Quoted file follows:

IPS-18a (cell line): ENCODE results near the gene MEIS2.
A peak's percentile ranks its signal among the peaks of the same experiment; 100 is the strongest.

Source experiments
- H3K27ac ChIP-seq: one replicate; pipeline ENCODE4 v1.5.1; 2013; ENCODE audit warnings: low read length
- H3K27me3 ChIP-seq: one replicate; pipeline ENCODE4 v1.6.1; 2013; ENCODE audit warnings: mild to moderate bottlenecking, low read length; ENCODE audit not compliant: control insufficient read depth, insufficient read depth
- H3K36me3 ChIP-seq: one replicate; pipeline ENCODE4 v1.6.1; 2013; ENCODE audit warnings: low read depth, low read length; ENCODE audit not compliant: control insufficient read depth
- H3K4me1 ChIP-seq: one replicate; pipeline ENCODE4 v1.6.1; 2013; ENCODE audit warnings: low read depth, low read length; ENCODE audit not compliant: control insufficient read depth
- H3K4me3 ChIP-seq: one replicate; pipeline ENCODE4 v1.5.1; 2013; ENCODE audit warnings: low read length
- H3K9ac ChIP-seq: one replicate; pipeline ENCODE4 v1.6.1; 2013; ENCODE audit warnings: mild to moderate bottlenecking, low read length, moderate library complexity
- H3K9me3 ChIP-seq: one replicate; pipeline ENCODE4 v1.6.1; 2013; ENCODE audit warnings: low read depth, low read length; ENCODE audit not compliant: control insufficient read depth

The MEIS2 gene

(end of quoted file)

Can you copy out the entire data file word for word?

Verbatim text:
IPS-18a (cell line): ENCODE results near the gene MEIS2.
A peak's percentile ranks its signal among the peaks of the same experiment; 100 is the strongest.

Source experiments
- H3K27ac ChIP-seq: one replicate; pipeline ENCODE4 v1.5.1; 2013; ENCODE audit warnings: low read length
- H3K27me3 ChIP-seq: one replicate; pipeline ENCODE4 v1.6.1; 2013; ENCODE audit warnings: mild to moderate bottlenecking, low read length; ENCODE audit not compliant: control insufficient read depth, insufficient read depth
- H3K36me3 ChIP-seq: one replicate; pipeline ENCODE4 v1.6.1; 2013; ENCODE audit warnings: low read depth, low read length; ENCODE audit not compliant: control insufficient read depth
- H3K4me1 ChIP-seq: one replicate; pipeline ENCODE4 v1.6.1; 2013; ENCODE audit warnings: low read depth, low read length; ENCODE audit not compliant: control insufficient read depth
- H3K4me3 ChIP-seq: one replicate; pipeline ENCODE4 v1.5.1; 2013; ENCODE audit warnings: low read length
- H3K9ac ChIP-seq: one replicate; pipeline ENCODE4 v1.6.1; 2013; ENCODE audit warnings: mild to moderate bottlenecking, low read length, moderate library complexity
- H3K9me3 ChIP-seq: one replicate; pipeline ENCODE4 v1.6.1; 2013; ENCODE audit warnings: low read depth, low read length; ENCODE audit not compliant: control insufficient read depth

The MEIS2 gene